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Portland Public Schools adopts $ 579 million general fund budget

Cuts were not needed, despite earlier warnings

TRIBUNE PHOTO: SHASTA KEARNS MOORE - The Portland Public Schools board, absent Directors Pam Knowles and Bobbie Regan, adopted the 2015-16 budget Tuesday evening.

In one of their final acts before a substantially different board takes the reins, Portland Public Schools’ board of directors adopted a $1.2 billion consolidated budget Tuesday evening.

Of that, $579 million was in marginally discretionary general funds and the rest in earmarked grants, subsidies and construction bond funds.

Matt Morton, outgoing Zone 2 director, said he felt the budget had become a more adaptable document over the four years of his tenure.

“It isn’t definitive,” Morton said, “this is something that’s progressive.”

During the 2014-15 fiscal year, the board amended the budget three times when the district found and allocated new monies, such as the $7.5 million in February.

The just-approved 2015-16 budget may need to be revised as well. The 2015 Oregon Legislature approved a $7.255 billion State School Fund, but analysts predict about another $105 million will be added as new revenues come in during the rebounding economy. The funds may go towards the 2016-17 budget, however, as the state budget has to last for two years.

As the state’s largest school district, PPS receives approximately 8 percent of the State School Fund, which is allocated by the Oregon Department of Education based on enrollment.

Superintendent Carole Smith’s warnings in March that PPS would need to make cuts if the legislature did not approve a $7.5 billion State School Fund did not come to fruition.

“Because of the local option and because we had a strong level of reserves going into next year, we are not in a position where we had to make cuts,” said Deputy Chief Financial Officer David Wynde said, referring to a rainy day fund and a local option levy that voters renewed last November.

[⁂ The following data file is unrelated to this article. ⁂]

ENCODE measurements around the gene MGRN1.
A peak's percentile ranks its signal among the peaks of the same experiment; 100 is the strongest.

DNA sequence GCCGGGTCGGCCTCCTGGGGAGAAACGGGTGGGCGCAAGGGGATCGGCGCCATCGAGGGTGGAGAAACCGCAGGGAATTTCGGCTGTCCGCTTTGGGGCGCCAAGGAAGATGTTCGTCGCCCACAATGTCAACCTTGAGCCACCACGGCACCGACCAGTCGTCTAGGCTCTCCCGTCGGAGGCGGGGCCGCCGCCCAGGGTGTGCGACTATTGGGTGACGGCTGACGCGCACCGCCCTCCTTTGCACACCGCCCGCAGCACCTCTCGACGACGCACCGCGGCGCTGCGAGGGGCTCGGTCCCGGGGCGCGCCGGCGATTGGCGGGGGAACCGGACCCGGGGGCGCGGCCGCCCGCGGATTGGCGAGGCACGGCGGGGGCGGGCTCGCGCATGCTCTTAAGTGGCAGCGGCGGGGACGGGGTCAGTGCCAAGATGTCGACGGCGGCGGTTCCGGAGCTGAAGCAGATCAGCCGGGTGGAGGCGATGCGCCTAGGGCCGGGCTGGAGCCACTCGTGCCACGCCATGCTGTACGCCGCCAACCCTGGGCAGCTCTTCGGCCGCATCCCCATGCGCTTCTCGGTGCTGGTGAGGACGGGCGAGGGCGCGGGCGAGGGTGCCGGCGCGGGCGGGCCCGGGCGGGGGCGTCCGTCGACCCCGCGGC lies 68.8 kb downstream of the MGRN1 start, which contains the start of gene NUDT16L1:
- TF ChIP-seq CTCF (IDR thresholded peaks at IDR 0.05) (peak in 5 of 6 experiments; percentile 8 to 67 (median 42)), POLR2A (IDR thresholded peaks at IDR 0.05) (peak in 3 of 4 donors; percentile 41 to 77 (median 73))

The rainy day fund, called a contingency fund, now stands at 2.6 percent though the board wants it to be more like 3 percent.

The five-year local option levy allowed PPS to take advantage of legislation successfully lobbied for by David Williams, the district’s government affairs specialist who is leaving for Beaverton School District next month. House Bill 2632-A prevented urban renewal districts from siphoning off money generated from new local option levies, saving the district millions of dollars.

Director Greg Belisle still criticized the legislature for not doing enough for Oregon schools and urged voters to reform Oregon’s “Frankentax” system created by Measures 5 and 50.

“The citizens in Oregon and throughout Portland can change this and ... fix this boom-bust cycle in Oregon because it puts our students at a disadvantage year after year,” Belisle said.

If all this tax talk is confusing, there are some who understood it. Multnomah County’s Tax Supervising and Conservation Commission gave the PPS budget a nod and so did the Citizen Budget Review Committee.

But Director Steve Buel held out on the board as a lone no vote on the budget. (Director Bobbie Regan, who was absent for her final meeting on the board, had also voted against the budget at a May 26 meeting.)

Buel said the budget process didn’t meet his expectations for transparency and robust discussion. He also wanted more support for libraries, reading specialists and English-language learners.

“It’s just not strong enough,” Buel said of the budget. “They need to be stronger yet.”

PPS 2015-16 General Fund highlights

  • 4.3 percent more than the 2014-15 budget
  • 79.4 percent, $456.5 million, of the General Fund goes to salaries and benefits of all employees
  • Educational assistants in new full-day kindergarten
  • Counselors in every school
  • Library and media specialists in every school grade 8 and younger
  • Rebuilds Outdoor School to five days

  • Shasta@PortlandTribune.com